When it was over; I returned to my room, shaken and terrified to my core.  I was convinced that if I reported the rape I would be dishonorably discharged.  Being a soldier was my life and it was the only life I knew.  I told no one what had happened that night and I did everything within my power to block out the memory of the attack so that I could go on being a Soldier.

I left Germany and reported to my new Unit at Ft Bragg.  I went on with my life as a soldier.  It reported for Physical Training – running six miles a day and completed 15 mile ruck sack marches.  I qualified at the rifle range and I reported for duty every morning at 8 am.  I worked with radar, ran drills as a member of the missile crew and endured training in the NBC gas chamber. I was an active duty soldier in constant readiness condition to deploy at the drop of a dime.

Being a soldier was literally my lifeline.  I had no family support and I certainly did not have any positive parental role models or happy family memories.  I had been orphaned, abused and refused entry back into my family as a child and then made a ward of the state. I had no one that I could turn to; I had nothing but the Army. I had absolutely NO desire to be a parent and have children of my own.

I had joined the Army to following in my Father’s footsteps. Though he had passed away when I was three years old; he was only person with whom I had a soul and spirit connection and I clutched onto that memory with both my hands. It was that one and only thread of connection and hope that gave my life’s journey meaning and purpose.  

It was the one thing that kept me going and I felt that I was in danger of losing it. 

I managed to deny, hide and block any conscious thought of being pregnant until I was in my sixth month.  I even fell 12 feet off of a Radar Tower, breaking my wrist and requiring full body X-rays and surgery, and the baby was never identified or noticed. 

It was about that time when I started to feel movement within me that scared me.  Even though I felt the movement I still denied the possibility of a pregnancy.  I know that sounds impossible to believe but I did not have morning sickness nor did I show any symptoms of being pregnant even with the demanding physical training and physical exertion each and every day. 

It was about the middle of the eight month when I began hurt so bad that I was doubled over in horrible, horrible pain.  This lasted for several days and over a weekend.  I said to myself, after buying Tylenol and some anti-acid over the counter medications, that if the pain does not subside or go away by Monday morning I will go to sick call.

Sure enough that Monday morning after reporting to sick call and a urinalysis, the Dr. came back and said “Mama you going to have a baby and you going to have it today!”  Go to the hospital and report in on the 9th floor to Labor and Delivery. 

Courtney Marie (though she was yet unnamed) was born 8 hours later that day.  I had no preparations made for a child, no clothing, no diapers and no name.  I had not wanted to believe that it was going to happen.

But there she was.  She was real and she was here and I HAD GIVEN BIRTH … WOW. 

The social workers and other workers asked over and over what I was going to do with the child.  My unconscious mind already knew and spoke to me through spirit that there was absolutely NO WAY I could or would give this child up. 

Due to complications during the birthing process – meconium aspiration – she was whisked away immediately to NICU – I barely saw her for 30 seconds.  4 hours later they had to life flight her to Duke University Medical Center because the military hospital did not have the means to care for this critical newborn.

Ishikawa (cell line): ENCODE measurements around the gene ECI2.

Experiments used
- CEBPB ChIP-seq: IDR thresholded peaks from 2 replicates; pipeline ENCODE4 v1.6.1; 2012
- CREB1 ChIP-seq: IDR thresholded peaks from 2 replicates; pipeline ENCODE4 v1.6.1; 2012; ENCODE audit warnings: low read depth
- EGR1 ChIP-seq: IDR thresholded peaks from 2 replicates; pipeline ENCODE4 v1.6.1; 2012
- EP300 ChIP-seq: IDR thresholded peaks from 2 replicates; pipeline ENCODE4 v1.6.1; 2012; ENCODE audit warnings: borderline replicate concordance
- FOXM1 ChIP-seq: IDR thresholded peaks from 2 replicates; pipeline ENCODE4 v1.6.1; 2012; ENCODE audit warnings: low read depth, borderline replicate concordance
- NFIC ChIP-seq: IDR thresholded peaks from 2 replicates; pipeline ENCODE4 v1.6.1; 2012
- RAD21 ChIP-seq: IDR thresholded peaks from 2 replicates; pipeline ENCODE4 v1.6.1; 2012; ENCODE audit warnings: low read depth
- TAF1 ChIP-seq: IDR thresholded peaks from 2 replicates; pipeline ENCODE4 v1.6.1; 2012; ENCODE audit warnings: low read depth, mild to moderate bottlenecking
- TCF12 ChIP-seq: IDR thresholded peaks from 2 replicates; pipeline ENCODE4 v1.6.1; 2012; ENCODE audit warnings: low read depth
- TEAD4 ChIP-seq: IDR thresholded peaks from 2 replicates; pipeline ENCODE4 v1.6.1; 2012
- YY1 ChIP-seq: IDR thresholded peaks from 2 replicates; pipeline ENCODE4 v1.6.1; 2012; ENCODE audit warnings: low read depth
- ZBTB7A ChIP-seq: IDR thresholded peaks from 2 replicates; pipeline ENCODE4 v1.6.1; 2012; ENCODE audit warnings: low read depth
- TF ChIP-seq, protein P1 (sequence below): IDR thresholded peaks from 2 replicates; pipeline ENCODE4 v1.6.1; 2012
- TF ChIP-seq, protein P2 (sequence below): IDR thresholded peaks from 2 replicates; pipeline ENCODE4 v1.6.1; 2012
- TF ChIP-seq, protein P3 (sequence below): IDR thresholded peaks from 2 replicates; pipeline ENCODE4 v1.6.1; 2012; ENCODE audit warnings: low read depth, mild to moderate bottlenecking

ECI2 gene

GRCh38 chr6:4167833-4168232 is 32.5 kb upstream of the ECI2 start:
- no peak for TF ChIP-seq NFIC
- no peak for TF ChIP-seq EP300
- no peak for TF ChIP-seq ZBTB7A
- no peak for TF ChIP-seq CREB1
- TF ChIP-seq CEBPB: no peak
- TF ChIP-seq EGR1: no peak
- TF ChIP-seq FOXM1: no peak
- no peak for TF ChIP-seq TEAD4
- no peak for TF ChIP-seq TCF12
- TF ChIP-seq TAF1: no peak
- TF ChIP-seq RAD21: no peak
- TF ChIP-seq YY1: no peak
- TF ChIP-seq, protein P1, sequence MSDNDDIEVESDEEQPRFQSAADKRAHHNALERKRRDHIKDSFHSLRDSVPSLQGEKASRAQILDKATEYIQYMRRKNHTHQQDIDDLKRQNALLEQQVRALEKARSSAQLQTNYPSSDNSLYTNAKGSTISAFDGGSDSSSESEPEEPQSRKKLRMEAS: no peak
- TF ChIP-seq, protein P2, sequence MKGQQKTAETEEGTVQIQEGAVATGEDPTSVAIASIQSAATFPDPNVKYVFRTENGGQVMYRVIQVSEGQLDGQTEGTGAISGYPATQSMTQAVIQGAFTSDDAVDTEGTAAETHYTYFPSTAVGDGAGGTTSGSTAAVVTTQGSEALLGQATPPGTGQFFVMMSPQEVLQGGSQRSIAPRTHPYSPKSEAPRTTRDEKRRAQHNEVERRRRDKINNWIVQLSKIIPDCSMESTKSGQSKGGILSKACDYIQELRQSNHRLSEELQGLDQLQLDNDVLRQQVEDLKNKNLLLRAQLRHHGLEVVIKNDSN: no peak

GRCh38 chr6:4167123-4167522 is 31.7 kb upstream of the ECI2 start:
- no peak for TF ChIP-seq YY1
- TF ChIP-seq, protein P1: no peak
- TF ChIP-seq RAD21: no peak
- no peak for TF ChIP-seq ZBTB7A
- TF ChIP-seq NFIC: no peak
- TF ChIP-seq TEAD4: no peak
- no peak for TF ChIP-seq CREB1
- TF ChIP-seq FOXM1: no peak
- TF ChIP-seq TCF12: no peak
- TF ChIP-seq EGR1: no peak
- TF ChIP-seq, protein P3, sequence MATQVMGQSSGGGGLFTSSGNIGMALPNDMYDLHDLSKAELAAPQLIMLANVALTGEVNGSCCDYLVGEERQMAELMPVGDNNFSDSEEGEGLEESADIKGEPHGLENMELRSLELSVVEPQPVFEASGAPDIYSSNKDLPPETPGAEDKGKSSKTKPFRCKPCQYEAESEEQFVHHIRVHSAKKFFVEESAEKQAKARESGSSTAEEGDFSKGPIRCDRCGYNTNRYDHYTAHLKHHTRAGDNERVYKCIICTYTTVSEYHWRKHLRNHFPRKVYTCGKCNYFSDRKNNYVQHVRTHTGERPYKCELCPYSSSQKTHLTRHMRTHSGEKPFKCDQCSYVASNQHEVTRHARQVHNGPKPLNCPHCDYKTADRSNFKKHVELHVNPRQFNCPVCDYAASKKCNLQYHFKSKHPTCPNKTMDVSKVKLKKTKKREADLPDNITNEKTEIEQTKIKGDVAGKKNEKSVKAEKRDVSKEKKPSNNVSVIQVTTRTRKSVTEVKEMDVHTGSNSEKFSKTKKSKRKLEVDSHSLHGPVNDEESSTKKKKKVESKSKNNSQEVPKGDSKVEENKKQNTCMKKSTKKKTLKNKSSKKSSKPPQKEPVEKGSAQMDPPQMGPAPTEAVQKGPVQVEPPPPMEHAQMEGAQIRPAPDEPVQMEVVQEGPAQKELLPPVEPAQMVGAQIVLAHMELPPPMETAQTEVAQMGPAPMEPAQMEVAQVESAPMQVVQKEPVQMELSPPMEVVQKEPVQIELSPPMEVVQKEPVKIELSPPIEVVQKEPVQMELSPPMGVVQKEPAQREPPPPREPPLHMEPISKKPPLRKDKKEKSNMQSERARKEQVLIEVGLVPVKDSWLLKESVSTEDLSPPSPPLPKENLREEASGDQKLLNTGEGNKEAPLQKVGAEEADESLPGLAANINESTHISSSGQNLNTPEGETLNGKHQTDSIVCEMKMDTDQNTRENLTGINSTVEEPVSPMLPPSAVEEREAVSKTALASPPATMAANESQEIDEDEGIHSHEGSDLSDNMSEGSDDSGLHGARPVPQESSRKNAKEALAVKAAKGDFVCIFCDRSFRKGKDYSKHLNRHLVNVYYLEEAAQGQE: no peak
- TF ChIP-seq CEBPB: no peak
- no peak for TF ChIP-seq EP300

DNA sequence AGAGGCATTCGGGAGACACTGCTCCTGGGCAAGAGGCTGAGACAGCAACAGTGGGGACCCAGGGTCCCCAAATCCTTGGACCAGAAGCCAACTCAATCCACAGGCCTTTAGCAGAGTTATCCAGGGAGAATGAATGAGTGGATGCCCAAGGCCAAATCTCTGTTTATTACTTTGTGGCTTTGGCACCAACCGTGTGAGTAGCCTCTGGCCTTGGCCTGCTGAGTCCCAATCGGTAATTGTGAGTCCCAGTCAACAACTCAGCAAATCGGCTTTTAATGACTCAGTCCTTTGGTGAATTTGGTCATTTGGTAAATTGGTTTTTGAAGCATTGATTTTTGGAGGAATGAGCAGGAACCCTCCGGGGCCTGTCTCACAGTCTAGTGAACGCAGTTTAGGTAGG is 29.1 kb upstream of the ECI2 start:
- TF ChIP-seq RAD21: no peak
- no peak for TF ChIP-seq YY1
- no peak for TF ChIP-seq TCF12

Courtney spent the first 7 weeks on life support (ECMO) with a 15% chance of survival.  She only weighed 4.8 pounds, but she had a head full of curly brown hair.   After I was discharged from the hospital three days later; I was finally able to see her for the first time.  Courtney was so small and so frail that all she could do was hold my little pinky.  She was hooked up to so many wires and medical equipment that I nearly fainted when I saw her for the first time.

I spent those first 7 weeks with Courtney 24/7 in the hospital.  In the midst of feeding, learning to diaper and dress and bathe her; I told God that I did not understand all this.  But I vowed that I would do everything within my power to keep Courtney and raise her.  I told him that he would have to provide all the means necessary for me to be a loving committed parent and that he would need to ensure that all our needs would be met because I had no one else to help us.

When Courtney was 18 months old, I found out that she would have permanent nerve damage and a hearing impairment due to the complications at birth.  So added to the trial of being a single parent was the challenge of having a 98% deaf child.

The journey was extremely challenging for us.  After the first year of a compassionate reassignment to stay at Ft Bragg due to Courtney’s medical needs; I had to return to work.  This meant a new duty assignment that brought us here to Ft Lewis.  I was deployed twice for 6 months while Courtney was under the age of 5 and had to take several leaps of faith while leaving Courtney with a family (strangers) or very new Friends when I was deployed for a six month tour in Saudi Arabia. 

I share all this to share how GREAT our GOD IS. What a blessing it is to speak it out and share God’s Redemptive Resurrection Blessings.  God had a different plan for my life; One that I could have never imagined.  God created a child within me that is a precious part of me that can never be taken away nor devalued.  God created and brought forth Courtney Marie White against all the odds.  God sustained me and brought me through tragedy and heartache so that I could be her mother.  To Him be the Glory Forever.